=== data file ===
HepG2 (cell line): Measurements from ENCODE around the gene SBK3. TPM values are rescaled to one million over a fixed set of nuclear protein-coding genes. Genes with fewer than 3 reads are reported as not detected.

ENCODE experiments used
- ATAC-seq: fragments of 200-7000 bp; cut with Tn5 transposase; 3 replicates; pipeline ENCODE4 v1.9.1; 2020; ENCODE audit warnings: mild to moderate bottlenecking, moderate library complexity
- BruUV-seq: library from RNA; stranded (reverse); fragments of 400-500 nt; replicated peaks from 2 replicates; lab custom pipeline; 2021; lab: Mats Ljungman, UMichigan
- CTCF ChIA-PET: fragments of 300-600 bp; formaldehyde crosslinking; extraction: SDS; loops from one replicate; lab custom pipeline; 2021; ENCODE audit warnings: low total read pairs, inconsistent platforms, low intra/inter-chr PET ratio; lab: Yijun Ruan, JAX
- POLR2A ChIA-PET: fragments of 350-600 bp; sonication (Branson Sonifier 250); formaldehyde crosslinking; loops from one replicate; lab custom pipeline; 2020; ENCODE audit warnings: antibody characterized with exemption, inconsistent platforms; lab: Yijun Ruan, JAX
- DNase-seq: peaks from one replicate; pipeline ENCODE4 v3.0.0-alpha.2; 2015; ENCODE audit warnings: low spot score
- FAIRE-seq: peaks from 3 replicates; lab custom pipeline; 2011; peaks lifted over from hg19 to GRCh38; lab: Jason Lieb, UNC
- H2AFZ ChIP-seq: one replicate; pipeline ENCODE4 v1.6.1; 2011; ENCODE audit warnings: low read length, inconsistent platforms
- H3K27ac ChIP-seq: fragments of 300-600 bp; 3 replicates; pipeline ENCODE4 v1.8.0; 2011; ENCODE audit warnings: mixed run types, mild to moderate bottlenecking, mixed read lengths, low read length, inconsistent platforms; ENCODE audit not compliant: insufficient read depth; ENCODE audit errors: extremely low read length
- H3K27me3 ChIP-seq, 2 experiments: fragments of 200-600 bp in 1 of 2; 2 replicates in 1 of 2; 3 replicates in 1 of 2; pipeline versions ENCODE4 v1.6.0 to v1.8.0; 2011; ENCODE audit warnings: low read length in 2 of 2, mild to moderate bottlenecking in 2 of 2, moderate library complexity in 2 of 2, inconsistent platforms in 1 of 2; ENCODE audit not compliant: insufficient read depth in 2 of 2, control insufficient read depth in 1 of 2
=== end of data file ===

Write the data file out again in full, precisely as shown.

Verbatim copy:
HepG2 (cell line): Measurements from ENCODE around the gene SBK3. TPM values are rescaled to one million over a fixed set of nuclear protein-coding genes. Genes with fewer than 3 reads are reported as not detected.

ENCODE experiments used
- ATAC-seq: fragments of 200-7000 bp; cut with Tn5 transposase; 3 replicates; pipeline ENCODE4 v1.9.1; 2020; ENCODE audit warnings: mild to moderate bottlenecking, moderate library complexity
- BruUV-seq: library from RNA; stranded (reverse); fragments of 400-500 nt; replicated peaks from 2 replicates; lab custom pipeline; 2021; lab: Mats Ljungman, UMichigan
- CTCF ChIA-PET: fragments of 300-600 bp; formaldehyde crosslinking; extraction: SDS; loops from one replicate; lab custom pipeline; 2021; ENCODE audit warnings: low total read pairs, inconsistent platforms, low intra/inter-chr PET ratio; lab: Yijun Ruan, JAX
- POLR2A ChIA-PET: fragments of 350-600 bp; sonication (Branson Sonifier 250); formaldehyde crosslinking; loops from one replicate; lab custom pipeline; 2020; ENCODE audit warnings: antibody characterized with exemption, inconsistent platforms; lab: Yijun Ruan, JAX
- DNase-seq: peaks from one replicate; pipeline ENCODE4 v3.0.0-alpha.2; 2015; ENCODE audit warnings: low spot score
- FAIRE-seq: peaks from 3 replicates; lab custom pipeline; 2011; peaks lifted over from hg19 to GRCh38; lab: Jason Lieb, UNC
- H2AFZ ChIP-seq: one replicate; pipeline ENCODE4 v1.6.1; 2011; ENCODE audit warnings: low read length, inconsistent platforms
- H3K27ac ChIP-seq: fragments of 300-600 bp; 3 replicates; pipeline ENCODE4 v1.8.0; 2011; ENCODE audit warnings: mixed run types, mild to moderate bottlenecking, mixed read lengths, low read length, inconsistent platforms; ENCODE audit not compliant: insufficient read depth; ENCODE audit errors: extremely low read length
- H3K27me3 ChIP-seq, 2 experiments: fragments of 200-600 bp in 1 of 2; 2 replicates in 1 of 2; 3 replicates in 1 of 2; pipeline versions ENCODE4 v1.6.0 to v1.8.0; 2011; ENCODE audit warnings: low read length in 2 of 2, mild to moderate bottlenecking in 2 of 2, moderate library complexity in 2 of 2, inconsistent platforms in 1 of 2; ENCODE audit not compliant: insufficient read depth in 2 of 2, control insufficient read depth in 1 of 2